Washington University researchers refine metabolic pathways of microbes

November 28, 2017 |

In Missouri, scientists have previously engineered metabolic pathways of microbes, making them tiny biofuel factories. Now, new research from an engineer at Washington University in St. Louis further refines the process, stitching together the best bits of several different bacteria to synthesize a new biofuel product that matches current engines better than previously produced biofuels.

The research focuses on engineering metabolic pathways that, when optimized, allow the bacteria to act as a biofuel generator. In its latest findings, recently published in Biotechnology for Biofuels, Zhang’s lab used the best bits of several other species—including a well-known pathogen—to enable E.coli to produce branched, long-chain fatty alcohol (BLFL), a substance that can be used as a freeze-resistant, liquid biofuel.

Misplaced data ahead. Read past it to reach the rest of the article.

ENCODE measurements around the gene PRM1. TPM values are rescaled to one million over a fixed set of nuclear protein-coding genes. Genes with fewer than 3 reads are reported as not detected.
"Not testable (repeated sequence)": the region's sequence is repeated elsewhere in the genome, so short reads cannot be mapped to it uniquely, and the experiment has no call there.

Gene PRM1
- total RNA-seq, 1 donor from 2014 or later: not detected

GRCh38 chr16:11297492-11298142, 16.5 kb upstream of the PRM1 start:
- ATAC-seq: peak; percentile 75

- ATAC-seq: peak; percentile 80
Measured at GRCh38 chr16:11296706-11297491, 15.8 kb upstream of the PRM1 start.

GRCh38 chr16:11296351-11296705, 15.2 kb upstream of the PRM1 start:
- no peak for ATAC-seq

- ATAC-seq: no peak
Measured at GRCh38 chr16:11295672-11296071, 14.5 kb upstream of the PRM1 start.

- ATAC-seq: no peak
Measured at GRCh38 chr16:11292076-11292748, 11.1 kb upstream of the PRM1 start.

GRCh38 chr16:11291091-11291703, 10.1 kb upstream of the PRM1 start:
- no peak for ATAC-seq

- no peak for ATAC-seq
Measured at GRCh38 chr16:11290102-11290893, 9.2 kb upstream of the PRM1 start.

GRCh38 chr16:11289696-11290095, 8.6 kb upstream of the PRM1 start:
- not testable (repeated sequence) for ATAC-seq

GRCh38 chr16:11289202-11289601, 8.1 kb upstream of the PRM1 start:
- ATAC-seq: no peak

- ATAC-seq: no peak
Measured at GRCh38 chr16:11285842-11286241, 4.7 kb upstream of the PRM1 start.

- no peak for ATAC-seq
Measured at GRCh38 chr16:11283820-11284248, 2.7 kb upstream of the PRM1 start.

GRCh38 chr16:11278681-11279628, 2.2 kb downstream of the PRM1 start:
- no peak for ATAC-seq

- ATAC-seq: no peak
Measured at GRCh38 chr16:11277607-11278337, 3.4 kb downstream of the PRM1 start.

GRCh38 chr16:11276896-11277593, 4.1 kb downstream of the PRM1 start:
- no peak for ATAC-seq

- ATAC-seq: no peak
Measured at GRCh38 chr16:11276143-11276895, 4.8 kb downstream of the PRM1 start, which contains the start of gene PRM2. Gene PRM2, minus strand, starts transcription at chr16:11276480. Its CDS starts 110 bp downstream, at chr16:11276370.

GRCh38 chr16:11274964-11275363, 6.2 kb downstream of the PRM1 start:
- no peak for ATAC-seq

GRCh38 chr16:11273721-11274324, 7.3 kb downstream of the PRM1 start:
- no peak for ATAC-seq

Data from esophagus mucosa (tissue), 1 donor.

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Category: Research

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